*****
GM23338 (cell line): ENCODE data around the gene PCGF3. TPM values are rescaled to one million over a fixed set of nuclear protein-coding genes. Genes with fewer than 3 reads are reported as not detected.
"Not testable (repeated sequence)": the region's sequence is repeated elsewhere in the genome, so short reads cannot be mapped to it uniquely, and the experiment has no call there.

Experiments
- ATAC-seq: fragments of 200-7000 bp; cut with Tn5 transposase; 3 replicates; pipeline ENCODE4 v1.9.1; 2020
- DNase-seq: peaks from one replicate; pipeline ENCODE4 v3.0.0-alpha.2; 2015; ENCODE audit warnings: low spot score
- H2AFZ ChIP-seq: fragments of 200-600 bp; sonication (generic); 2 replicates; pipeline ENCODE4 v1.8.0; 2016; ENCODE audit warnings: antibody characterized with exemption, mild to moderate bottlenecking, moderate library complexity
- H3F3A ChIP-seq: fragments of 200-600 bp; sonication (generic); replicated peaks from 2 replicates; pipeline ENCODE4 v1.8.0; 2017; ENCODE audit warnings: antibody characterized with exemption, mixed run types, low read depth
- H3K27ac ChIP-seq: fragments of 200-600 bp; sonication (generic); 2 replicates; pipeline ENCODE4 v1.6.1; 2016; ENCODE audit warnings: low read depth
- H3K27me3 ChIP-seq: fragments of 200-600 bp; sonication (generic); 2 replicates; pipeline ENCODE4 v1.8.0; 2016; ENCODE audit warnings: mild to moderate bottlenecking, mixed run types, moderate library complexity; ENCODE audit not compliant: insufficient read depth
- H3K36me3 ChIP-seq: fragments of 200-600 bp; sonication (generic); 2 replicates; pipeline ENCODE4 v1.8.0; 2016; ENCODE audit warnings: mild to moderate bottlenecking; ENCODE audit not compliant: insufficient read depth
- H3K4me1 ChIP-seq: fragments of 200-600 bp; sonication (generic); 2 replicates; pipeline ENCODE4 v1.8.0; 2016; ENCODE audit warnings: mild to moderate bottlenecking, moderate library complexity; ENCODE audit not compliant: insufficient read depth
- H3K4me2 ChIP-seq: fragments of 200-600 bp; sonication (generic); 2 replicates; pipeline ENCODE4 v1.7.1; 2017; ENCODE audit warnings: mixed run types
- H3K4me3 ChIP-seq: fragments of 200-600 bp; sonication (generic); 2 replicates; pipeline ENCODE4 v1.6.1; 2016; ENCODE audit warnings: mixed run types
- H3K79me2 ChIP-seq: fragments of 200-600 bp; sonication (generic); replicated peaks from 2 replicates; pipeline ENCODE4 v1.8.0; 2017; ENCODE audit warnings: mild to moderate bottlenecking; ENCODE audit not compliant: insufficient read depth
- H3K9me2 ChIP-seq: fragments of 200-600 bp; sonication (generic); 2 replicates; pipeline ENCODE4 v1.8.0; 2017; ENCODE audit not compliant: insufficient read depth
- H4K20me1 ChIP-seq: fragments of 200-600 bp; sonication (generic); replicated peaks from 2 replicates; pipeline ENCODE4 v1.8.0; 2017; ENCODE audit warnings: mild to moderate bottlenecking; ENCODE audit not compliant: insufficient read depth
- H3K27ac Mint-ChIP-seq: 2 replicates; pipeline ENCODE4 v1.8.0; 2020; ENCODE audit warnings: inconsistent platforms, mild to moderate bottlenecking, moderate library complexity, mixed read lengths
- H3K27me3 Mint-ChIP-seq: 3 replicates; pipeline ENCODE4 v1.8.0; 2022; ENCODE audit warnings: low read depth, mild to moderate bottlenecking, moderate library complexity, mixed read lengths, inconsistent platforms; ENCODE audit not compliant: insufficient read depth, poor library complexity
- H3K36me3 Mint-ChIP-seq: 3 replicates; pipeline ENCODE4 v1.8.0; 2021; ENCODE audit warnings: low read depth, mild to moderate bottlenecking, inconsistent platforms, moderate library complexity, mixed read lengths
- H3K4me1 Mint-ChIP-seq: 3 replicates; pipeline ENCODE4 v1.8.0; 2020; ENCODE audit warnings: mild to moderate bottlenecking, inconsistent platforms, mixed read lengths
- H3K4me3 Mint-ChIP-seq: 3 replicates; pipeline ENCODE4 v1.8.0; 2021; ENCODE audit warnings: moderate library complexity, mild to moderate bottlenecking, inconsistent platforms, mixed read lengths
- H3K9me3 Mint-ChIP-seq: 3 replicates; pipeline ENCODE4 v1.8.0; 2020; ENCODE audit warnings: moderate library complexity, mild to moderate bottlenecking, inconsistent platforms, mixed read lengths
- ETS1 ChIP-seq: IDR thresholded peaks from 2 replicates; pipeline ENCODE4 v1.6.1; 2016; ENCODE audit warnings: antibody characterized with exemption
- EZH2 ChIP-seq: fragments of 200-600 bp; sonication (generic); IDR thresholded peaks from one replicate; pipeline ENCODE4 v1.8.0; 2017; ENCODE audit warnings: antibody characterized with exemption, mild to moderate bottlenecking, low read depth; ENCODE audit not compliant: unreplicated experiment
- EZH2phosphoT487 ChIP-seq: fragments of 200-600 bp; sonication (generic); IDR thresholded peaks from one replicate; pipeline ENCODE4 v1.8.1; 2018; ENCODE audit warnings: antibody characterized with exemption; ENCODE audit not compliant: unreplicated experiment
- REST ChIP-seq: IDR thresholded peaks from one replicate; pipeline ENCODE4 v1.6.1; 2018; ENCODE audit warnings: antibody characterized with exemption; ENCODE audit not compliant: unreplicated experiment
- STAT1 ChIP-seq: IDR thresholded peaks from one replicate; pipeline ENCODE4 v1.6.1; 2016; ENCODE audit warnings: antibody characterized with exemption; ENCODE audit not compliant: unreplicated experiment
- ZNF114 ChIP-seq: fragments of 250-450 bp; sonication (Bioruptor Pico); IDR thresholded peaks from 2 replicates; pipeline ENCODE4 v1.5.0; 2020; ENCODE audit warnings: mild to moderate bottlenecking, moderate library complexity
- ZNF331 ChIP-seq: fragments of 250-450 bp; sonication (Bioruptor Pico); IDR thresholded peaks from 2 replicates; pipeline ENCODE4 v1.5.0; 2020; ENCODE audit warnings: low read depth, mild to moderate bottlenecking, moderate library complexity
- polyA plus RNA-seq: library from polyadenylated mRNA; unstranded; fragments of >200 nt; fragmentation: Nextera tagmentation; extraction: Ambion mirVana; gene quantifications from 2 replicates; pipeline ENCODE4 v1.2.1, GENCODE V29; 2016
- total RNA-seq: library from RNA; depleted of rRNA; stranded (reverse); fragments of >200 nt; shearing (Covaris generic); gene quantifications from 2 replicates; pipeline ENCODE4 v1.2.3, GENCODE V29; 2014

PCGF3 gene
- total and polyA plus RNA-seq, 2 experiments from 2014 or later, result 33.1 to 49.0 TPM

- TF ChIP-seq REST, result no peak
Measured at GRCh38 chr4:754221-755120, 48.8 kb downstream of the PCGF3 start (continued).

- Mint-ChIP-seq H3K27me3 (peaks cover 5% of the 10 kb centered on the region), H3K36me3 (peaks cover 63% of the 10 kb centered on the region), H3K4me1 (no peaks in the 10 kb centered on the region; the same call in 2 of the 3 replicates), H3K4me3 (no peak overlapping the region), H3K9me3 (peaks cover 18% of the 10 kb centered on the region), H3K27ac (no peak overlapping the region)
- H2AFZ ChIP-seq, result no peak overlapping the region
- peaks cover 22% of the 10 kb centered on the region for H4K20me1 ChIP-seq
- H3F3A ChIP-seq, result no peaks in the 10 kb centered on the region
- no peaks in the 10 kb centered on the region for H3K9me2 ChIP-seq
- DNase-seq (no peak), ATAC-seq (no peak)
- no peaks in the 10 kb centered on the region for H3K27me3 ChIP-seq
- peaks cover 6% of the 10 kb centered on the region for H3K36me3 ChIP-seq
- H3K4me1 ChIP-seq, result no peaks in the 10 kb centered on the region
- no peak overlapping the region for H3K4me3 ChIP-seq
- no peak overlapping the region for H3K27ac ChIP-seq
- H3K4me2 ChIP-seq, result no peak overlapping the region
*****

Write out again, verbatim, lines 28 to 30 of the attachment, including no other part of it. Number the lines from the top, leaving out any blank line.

- ZNF114 ChIP-seq: fragments of 250-450 bp; sonication (Bioruptor Pico); IDR thresholded peaks from 2 replicates; pipeline ENCODE4 v1.5.0; 2020; ENCODE audit warnings: mild to moderate bottlenecking, moderate library complexity
- ZNF331 ChIP-seq: fragments of 250-450 bp; sonication (Bioruptor Pico); IDR thresholded peaks from 2 replicates; pipeline ENCODE4 v1.5.0; 2020; ENCODE audit warnings: low read depth, mild to moderate bottlenecking, moderate library complexity
- polyA plus RNA-seq: library from polyadenylated mRNA; unstranded; fragments of >200 nt; fragmentation: Nextera tagmentation; extraction: Ambion mirVana; gene quantifications from 2 replicates; pipeline ENCODE4 v1.2.1, GENCODE V29; 2016